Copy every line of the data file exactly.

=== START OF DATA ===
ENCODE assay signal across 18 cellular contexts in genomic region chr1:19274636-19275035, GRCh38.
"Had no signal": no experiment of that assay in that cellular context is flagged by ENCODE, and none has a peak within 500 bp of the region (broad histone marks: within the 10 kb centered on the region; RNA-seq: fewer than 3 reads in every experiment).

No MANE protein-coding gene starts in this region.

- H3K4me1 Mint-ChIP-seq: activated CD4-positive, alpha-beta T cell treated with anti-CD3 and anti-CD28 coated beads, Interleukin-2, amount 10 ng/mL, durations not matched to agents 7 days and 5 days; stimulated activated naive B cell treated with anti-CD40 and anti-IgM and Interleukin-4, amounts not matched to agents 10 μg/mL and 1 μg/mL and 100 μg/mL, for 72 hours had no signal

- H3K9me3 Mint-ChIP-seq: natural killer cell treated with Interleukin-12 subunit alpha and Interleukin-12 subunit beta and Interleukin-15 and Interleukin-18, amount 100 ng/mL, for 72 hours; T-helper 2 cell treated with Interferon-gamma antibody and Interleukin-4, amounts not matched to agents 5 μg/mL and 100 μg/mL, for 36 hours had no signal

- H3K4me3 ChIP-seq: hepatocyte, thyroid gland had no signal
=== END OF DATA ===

ENCODE assay signal across 18 cellular contexts in genomic region chr1:19274636-19275035, GRCh38.
"Had no signal": no experiment of that assay in that cellular context is flagged by ENCODE, and none has a peak within 500 bp of the region (broad histone marks: within the 10 kb centered on the region; RNA-seq: fewer than 3 reads in every experiment).

No MANE protein-coding gene starts in this region.

- H3K4me1 Mint-ChIP-seq: activated CD4-positive, alpha-beta T cell treated with anti-CD3 and anti-CD28 coated beads, Interleukin-2, amount 10 ng/mL, durations not matched to agents 7 days and 5 days; stimulated activated naive B cell treated with anti-CD40 and anti-IgM and Interleukin-4, amounts not matched to agents 10 μg/mL and 1 μg/mL and 100 μg/mL, for 72 hours had no signal

- H3K9me3 Mint-ChIP-seq: natural killer cell treated with Interleukin-12 subunit alpha and Interleukin-12 subunit beta and Interleukin-15 and Interleukin-18, amount 100 ng/mL, for 72 hours; T-helper 2 cell treated with Interferon-gamma antibody and Interleukin-4, amounts not matched to agents 5 μg/mL and 100 μg/mL, for 36 hours had no signal

- H3K4me3 ChIP-seq: hepatocyte, thyroid gland had no signal